Changes in the Distribution of Male and Female Wages Accounting for Employment Composition Using Bounds

51 Pages Posted: 29 Dec 2004

See all articles by Richard W. Blundell

Richard W. Blundell

UCL; IFS; IZA Institute of Labor Economics; Centre for Economic Policy Research (CEPR)

Amanda Gosling

University of Essex - Department of Economics; Institute for Fiscal Studies (IFS); Centre for Economic Policy Research (CEPR)

Hidehiko Ichimura

Graduate School of Economics, University of Tokyo

Costas Meghir

Yale University; Yale University - Cowles Foundation; Institute for Fiscal Studies (IFS); National Bureau of Economic Research (NBER); Centre for Economic Policy Research (CEPR); IZA Institute of Labor Economics

Multiple version iconThere are 2 versions of this paper

Date Written: October 2004

Abstract

This Paper examines changes in the distribution of wages using bounds to allow for the impact of non-random selection into work. We show that bounds constructed without any economic or statistical assumptions can be informative. Since employment rates in the UK are often low, they are not informative about changes in educational or gender wage differentials. Thus, we explore ways to tighten these bounds using restrictions motivated from economic theory. With these assumptions, we find convincing evidence of an increase in inequality within education groups, changes in the 'return' to education and increases in the relative wages of women.

Keywords: Wage differentials, selection models, bounds

JEL Classification: C24, J31

Suggested Citation

Blundell, Richard W. and Gosling, Amanda and Ichimura, Hidehiko and Meghir, Costas, Changes in the Distribution of Male and Female Wages Accounting for Employment Composition Using Bounds (October 2004). CEPR Discussion Paper No. 4705. Available at SSRN: https://ssrn.com/abstract=641202

Richard W. Blundell

UCL ( email )

Department of Economics
Gower Street
London, WC1E 6BT
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HOME PAGE: http://www.ucl.ac.uk/~uctp39a/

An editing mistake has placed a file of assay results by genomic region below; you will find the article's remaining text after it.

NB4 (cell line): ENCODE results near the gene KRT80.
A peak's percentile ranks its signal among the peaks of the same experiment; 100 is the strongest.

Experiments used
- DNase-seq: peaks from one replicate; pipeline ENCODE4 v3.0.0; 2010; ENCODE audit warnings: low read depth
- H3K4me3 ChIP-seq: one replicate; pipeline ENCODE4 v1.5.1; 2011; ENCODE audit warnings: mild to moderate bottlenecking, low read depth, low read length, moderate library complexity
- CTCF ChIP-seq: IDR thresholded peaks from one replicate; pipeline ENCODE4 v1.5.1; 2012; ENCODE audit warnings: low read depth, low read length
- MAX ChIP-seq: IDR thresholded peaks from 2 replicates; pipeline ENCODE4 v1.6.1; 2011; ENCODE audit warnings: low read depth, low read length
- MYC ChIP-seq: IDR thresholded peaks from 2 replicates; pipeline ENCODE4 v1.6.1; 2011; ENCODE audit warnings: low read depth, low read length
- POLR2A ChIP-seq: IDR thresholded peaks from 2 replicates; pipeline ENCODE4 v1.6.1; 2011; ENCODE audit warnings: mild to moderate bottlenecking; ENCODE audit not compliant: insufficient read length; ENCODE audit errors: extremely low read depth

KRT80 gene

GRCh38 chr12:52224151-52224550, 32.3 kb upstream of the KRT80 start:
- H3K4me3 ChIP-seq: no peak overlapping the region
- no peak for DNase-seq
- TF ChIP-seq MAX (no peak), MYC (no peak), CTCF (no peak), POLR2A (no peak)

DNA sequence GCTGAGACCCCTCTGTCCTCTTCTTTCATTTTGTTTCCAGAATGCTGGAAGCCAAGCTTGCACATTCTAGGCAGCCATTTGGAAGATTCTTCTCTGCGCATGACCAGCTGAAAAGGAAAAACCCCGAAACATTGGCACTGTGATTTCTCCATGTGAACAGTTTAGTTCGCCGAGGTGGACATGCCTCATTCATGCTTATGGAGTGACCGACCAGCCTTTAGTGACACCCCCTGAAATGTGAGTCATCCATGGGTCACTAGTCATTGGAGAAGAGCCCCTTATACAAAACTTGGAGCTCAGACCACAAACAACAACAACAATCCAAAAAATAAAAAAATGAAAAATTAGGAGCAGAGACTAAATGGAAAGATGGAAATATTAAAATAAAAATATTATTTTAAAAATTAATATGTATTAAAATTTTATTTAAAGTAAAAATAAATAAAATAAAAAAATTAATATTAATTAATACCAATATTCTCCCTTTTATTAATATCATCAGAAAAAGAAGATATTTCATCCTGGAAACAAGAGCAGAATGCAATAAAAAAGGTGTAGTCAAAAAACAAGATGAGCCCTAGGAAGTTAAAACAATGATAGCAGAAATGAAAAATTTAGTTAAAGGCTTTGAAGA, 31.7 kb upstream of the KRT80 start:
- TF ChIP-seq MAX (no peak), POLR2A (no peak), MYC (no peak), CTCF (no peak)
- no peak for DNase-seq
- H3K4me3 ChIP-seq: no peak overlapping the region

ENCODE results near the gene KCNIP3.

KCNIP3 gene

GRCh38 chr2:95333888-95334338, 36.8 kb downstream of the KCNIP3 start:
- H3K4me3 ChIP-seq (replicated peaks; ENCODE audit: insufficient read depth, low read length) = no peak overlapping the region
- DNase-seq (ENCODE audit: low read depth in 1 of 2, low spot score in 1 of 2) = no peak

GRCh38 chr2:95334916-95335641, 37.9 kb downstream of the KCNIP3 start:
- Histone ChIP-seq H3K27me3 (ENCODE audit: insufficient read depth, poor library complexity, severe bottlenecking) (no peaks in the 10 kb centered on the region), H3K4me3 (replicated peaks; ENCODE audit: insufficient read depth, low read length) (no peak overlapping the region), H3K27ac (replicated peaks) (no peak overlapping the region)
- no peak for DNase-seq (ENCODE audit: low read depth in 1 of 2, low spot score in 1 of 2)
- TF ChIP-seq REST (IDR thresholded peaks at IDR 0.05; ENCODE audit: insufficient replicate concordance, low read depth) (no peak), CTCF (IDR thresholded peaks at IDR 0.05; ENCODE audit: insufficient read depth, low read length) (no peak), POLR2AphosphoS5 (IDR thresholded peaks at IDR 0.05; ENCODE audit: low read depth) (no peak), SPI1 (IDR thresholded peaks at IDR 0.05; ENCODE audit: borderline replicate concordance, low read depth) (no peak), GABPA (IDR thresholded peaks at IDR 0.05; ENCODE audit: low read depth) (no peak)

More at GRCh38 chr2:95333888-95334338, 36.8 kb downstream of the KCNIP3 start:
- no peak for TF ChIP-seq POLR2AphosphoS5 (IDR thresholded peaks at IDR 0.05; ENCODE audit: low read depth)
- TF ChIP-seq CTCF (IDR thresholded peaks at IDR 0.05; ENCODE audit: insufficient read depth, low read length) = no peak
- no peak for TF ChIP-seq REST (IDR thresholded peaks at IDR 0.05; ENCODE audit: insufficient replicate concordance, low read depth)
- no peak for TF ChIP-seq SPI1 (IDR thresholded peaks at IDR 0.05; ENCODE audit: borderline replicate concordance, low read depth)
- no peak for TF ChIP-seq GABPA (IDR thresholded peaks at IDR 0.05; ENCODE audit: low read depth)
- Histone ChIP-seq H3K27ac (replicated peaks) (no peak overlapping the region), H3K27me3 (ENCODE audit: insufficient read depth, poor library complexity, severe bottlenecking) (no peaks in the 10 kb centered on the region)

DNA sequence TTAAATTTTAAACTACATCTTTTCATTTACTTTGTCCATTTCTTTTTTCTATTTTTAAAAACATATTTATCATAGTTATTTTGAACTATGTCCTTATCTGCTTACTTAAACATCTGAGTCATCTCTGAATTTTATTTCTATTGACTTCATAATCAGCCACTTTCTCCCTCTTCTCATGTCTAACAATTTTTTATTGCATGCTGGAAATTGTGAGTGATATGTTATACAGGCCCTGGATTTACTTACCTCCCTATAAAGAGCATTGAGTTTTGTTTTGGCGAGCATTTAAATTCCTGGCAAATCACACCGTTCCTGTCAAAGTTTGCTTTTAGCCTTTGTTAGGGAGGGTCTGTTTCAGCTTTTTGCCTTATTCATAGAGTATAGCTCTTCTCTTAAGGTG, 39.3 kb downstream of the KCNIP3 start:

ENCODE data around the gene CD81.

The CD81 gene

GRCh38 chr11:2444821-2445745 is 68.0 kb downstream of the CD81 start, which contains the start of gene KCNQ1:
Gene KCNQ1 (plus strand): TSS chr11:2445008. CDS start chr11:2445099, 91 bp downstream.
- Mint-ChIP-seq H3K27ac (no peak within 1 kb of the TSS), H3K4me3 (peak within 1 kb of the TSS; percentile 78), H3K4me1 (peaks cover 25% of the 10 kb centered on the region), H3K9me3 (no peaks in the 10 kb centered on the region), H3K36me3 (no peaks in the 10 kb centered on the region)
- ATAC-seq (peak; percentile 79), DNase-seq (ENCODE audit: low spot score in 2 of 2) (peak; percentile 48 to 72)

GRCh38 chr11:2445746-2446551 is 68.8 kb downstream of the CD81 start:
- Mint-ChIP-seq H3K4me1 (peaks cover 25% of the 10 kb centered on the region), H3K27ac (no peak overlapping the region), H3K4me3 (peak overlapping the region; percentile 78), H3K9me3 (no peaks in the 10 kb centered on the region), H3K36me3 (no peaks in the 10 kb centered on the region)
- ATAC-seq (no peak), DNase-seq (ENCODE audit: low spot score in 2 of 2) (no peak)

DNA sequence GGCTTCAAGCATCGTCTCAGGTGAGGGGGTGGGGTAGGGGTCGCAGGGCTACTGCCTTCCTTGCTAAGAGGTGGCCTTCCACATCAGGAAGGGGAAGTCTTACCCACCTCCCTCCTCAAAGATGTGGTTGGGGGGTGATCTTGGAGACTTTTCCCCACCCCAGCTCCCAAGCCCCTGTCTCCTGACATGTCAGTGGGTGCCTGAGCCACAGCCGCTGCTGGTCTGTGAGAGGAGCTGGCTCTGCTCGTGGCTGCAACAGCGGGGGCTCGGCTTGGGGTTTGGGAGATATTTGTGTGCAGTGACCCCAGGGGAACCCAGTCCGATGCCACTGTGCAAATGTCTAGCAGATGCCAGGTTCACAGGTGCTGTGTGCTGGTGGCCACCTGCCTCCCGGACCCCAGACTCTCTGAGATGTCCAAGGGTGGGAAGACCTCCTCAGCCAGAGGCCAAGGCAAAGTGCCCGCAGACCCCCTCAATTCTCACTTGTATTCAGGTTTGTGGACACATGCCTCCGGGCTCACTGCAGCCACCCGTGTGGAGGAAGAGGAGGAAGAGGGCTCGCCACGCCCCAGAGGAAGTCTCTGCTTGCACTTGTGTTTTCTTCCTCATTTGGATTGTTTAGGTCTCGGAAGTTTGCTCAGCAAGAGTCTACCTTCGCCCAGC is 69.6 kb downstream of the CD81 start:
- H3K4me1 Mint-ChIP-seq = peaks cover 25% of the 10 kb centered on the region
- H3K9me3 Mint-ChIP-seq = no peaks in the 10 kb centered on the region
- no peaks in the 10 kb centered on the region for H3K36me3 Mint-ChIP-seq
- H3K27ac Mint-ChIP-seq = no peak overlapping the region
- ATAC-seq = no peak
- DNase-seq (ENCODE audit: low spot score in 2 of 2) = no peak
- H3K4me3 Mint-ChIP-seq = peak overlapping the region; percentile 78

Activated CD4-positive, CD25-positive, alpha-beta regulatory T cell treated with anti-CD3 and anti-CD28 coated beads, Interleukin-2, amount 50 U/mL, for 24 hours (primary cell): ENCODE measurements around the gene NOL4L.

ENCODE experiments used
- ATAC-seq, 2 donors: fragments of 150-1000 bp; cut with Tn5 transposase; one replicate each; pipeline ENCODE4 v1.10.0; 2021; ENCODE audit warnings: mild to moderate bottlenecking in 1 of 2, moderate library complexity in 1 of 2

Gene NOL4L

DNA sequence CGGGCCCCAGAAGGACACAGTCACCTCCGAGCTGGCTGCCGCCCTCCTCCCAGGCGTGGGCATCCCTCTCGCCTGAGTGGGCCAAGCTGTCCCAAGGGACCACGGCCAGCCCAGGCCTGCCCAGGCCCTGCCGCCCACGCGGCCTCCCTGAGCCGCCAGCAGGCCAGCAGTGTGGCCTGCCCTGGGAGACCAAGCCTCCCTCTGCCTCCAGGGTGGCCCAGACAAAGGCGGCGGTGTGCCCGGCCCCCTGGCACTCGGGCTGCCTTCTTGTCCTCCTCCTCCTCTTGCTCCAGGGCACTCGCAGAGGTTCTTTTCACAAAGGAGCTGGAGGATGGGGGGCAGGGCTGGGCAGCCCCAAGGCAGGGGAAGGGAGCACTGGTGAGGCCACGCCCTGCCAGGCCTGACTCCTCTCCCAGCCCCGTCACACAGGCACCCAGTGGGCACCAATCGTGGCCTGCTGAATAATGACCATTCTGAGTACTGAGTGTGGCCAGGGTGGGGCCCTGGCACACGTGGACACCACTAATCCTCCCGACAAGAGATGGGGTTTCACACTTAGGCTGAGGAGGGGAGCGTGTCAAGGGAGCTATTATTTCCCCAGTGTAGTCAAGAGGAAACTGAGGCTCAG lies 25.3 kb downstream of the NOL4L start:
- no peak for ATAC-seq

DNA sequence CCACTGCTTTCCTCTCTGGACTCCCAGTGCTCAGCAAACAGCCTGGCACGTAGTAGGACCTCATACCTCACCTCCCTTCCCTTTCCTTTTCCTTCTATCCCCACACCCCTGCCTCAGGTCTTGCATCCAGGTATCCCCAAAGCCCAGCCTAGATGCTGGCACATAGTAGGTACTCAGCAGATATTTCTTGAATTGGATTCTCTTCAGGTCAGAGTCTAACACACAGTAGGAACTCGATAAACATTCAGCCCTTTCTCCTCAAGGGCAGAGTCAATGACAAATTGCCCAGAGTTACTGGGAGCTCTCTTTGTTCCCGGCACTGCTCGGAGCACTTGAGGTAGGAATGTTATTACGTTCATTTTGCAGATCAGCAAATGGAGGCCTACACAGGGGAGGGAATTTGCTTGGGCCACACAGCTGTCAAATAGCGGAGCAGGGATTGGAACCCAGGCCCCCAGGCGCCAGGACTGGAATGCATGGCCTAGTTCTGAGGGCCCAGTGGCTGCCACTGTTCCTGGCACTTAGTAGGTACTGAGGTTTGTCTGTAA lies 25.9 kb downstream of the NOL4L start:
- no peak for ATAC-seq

IFS

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IZA Institute of Labor Economics

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Centre for Economic Policy Research (CEPR)

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Amanda Gosling (Contact Author)

University of Essex - Department of Economics ( email )

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United Kingdom
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Institute for Fiscal Studies (IFS)

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Centre for Economic Policy Research (CEPR)

London
United Kingdom

Hidehiko Ichimura

Graduate School of Economics, University of Tokyo ( email )

7-3-1 Hongo Bunkyo-ku
Tokyo 113-0033
Japan

Costas Meghir

Yale University ( email )

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United States
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Yale University - Cowles Foundation ( email )

Box 208281
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Institute for Fiscal Studies (IFS) ( email )

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United Kingdom

National Bureau of Economic Research (NBER) ( email )

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United States

Centre for Economic Policy Research (CEPR)

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United Kingdom

IZA Institute of Labor Economics

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Bonn, D-53072
Germany

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